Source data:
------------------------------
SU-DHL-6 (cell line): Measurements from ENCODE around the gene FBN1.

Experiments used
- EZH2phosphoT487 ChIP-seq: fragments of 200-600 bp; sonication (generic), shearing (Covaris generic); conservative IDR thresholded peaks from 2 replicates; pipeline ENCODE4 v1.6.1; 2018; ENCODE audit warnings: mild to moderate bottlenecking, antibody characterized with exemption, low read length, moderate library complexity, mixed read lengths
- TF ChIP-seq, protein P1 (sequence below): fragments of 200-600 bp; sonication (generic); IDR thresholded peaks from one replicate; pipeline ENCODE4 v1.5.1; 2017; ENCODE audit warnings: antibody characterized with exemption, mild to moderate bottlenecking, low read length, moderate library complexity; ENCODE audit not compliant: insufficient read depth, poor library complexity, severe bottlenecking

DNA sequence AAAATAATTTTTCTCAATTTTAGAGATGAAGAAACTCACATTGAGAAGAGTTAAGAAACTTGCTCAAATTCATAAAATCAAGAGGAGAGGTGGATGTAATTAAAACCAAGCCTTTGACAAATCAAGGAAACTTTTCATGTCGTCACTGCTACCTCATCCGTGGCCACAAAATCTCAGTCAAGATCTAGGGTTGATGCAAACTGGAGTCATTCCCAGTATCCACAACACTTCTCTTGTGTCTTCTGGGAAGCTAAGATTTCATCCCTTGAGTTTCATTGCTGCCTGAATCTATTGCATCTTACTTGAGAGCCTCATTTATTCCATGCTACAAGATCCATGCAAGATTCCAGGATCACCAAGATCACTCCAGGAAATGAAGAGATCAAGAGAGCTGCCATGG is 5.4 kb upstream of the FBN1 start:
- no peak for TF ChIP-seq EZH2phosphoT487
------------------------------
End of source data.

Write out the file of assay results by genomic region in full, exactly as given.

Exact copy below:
SU-DHL-6 (cell line): Measurements from ENCODE around the gene FBN1.

Experiments used
- EZH2phosphoT487 ChIP-seq: fragments of 200-600 bp; sonication (generic), shearing (Covaris generic); conservative IDR thresholded peaks from 2 replicates; pipeline ENCODE4 v1.6.1; 2018; ENCODE audit warnings: mild to moderate bottlenecking, antibody characterized with exemption, low read length, moderate library complexity, mixed read lengths
- TF ChIP-seq, protein P1 (sequence below): fragments of 200-600 bp; sonication (generic); IDR thresholded peaks from one replicate; pipeline ENCODE4 v1.5.1; 2017; ENCODE audit warnings: antibody characterized with exemption, mild to moderate bottlenecking, low read length, moderate library complexity; ENCODE audit not compliant: insufficient read depth, poor library complexity, severe bottlenecking

DNA sequence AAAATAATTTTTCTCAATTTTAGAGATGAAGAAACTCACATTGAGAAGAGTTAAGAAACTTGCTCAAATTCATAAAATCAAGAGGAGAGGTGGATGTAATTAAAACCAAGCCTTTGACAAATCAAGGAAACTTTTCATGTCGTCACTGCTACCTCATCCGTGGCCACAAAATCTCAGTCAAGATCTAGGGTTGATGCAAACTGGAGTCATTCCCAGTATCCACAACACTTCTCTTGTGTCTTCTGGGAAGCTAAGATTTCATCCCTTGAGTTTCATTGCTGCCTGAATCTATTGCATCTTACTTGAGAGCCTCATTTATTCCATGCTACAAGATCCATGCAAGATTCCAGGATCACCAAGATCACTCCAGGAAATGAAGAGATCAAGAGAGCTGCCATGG is 5.4 kb upstream of the FBN1 start:
- no peak for TF ChIP-seq EZH2phosphoT487